Jamestown resident Donna Shuler-Rodin didn’t want to speak out, but now she says she doesn’t have a choice.

Rezoning meetings

All meetings are held in the Assembly Room at the Berkeley County Administration Building, 1003 Highway 52, Moncks Corner.

Date Time Governing Body Action Public Input

July 23 6 p.m. Planning Commission Recommendation Yes

Aug. 12 6:30 p.m. Land Use Committee (Council) Recommendation and first reading No

Aug. 26 6:30 p.m. Council First reading Yes

Sept. 9 6:30 p.m. Land Use Committee Recommendation and second reading No

Sept. 23 6:30 p.m. Council Second reading Yes

Oct. 14 6:30 p.m. Land Use Committee Recommendation and third reading No

Oct. 28 6:30 p.m. Council Public hearing and third reading Yes

Contact: Eric Greenway, Berkeley County Planning Director at egreenway@berkeleycountysc.gov.

Note: Dates are subject to change based upon previous actions by appointed or elected bodies.

Shuler-Rodin has lived in the small, Berkeley County town most of her life, and her mother owns more than 300 acres there. Shuler-Rodin and other residents are afraid that an expansion of a mining operation would harm their community.

If you go

What: Berkeley County Planning Commission meeting

When: 6 p.m. Tuesday

Where: The Assembly Room, 1003 Highway 52, Moncks Corner

Note: Sign-up sheets will be outside the meeting room prior to the meeting if you would like to speak.

Contact: The Berkeley County Planning Commission at 719-4095

Martin Marietta Materials Real Estate Investments Inc. and Martin Marietta Materials Inc. have filed a petition to rezone about 395 acres of their property from an agricultural district to a heavy industrial district.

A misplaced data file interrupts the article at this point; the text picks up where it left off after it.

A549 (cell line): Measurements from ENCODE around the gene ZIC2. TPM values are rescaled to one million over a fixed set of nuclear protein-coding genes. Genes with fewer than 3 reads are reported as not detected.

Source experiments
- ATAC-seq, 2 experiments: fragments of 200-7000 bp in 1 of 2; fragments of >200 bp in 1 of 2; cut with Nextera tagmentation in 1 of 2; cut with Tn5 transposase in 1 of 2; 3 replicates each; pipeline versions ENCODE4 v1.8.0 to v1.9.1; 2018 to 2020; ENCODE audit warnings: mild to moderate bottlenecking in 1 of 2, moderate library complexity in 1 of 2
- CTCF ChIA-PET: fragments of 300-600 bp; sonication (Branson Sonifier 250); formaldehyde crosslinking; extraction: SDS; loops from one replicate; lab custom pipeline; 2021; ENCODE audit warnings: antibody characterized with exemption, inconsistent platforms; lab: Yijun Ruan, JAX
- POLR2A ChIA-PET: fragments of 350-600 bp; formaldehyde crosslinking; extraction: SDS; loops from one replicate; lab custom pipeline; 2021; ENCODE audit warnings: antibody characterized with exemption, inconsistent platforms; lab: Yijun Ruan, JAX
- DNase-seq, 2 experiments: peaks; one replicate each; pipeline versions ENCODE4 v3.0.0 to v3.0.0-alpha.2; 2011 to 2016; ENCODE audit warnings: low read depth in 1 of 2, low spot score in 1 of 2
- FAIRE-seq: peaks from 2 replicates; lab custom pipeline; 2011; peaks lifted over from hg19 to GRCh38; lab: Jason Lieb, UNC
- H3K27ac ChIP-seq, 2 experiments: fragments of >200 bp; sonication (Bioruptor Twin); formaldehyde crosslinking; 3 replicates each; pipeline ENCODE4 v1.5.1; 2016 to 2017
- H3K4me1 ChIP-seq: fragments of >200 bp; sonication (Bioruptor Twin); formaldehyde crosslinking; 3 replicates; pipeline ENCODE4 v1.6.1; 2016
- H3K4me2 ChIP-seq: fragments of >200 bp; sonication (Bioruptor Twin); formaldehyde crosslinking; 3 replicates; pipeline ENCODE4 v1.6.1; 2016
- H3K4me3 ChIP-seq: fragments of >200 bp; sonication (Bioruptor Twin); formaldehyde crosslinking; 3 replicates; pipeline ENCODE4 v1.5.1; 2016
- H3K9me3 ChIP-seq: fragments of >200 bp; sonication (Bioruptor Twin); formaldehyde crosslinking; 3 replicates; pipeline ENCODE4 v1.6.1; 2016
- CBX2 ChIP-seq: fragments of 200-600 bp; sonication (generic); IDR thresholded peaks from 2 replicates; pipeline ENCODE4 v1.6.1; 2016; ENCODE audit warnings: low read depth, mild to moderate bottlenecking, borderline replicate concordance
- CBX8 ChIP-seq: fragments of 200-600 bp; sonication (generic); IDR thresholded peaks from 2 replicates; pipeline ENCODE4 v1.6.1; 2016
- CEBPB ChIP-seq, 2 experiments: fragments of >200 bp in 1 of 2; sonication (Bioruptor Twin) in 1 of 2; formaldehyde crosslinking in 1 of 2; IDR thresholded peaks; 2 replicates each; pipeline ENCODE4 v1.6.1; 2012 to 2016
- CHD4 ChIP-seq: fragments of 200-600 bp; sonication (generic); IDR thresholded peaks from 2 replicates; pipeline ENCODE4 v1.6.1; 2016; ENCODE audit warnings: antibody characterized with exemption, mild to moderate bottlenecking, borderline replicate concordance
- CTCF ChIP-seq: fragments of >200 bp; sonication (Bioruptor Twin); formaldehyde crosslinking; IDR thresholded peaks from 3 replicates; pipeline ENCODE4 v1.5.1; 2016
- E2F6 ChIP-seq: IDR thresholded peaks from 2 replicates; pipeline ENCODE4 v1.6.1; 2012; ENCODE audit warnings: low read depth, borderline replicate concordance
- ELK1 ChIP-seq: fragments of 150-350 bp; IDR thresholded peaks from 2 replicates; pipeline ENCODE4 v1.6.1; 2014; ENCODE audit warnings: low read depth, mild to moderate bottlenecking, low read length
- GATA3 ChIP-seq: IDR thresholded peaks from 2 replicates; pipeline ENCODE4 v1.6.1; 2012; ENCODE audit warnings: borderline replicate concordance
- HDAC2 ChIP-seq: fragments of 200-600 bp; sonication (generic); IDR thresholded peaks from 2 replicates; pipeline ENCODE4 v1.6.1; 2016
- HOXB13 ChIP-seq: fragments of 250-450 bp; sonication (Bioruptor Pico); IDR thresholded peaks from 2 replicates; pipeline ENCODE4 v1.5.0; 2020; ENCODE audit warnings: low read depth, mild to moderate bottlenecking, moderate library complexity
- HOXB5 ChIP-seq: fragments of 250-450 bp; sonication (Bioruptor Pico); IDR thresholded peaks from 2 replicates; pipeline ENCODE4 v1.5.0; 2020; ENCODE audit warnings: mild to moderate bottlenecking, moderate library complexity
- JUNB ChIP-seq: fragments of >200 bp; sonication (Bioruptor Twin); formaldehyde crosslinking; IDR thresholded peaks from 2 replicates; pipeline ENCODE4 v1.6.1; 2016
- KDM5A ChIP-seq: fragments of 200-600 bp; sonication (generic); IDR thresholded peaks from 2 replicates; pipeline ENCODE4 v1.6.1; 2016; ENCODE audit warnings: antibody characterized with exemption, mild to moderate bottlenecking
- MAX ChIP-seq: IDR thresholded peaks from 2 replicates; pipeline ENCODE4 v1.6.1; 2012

Martin Marietta is the nation’s second-largest producer of construction aggregates used mostly for making highways and other infrastructure projects. Its headquarters is in Raleigh, and its Jamestown location mines limestone.

The Jamestown plant can expand only if Berkeley County Council approves the rezoning request, because mining can occur only in a heavy industrial zone.

The property in question borders the current mining site, which is in the Francis Marion National Forest and was purchased by the company about a year ago with the intention to expand. Martin Marietta officials said their reason for expanding is to access quality limestone used by entities such as the Department of Transportation to make concrete and asphalt.

Plant Manager Handsome Major said the plant uses a technique called wet-mining that uses natural ground water levels. They do not pump water and discharge it off the property like the dry-mining technique.

“Dry mining affects the community more because we’re moving water. That would cause sink holes. We haven’t done that since 1990,” Major said. He has been plant manager since 1989, and said that in 1996 Martin Marietta acquired the quarry from the previous owners.

A community speaks

L.K. Snider, a retired principal, has lived in Jamestown all his life. His church, New Mount Zion AME, is right across Highway 45 from Quarry Road, where Martin Marietta is located. He said the church has had sinkholes and other damage to its property in the past when the previous owners mined. The church received compensation for the damages.

Shuler-Rodin said her family filed suit for similar damages, and they received compensation in a settlement.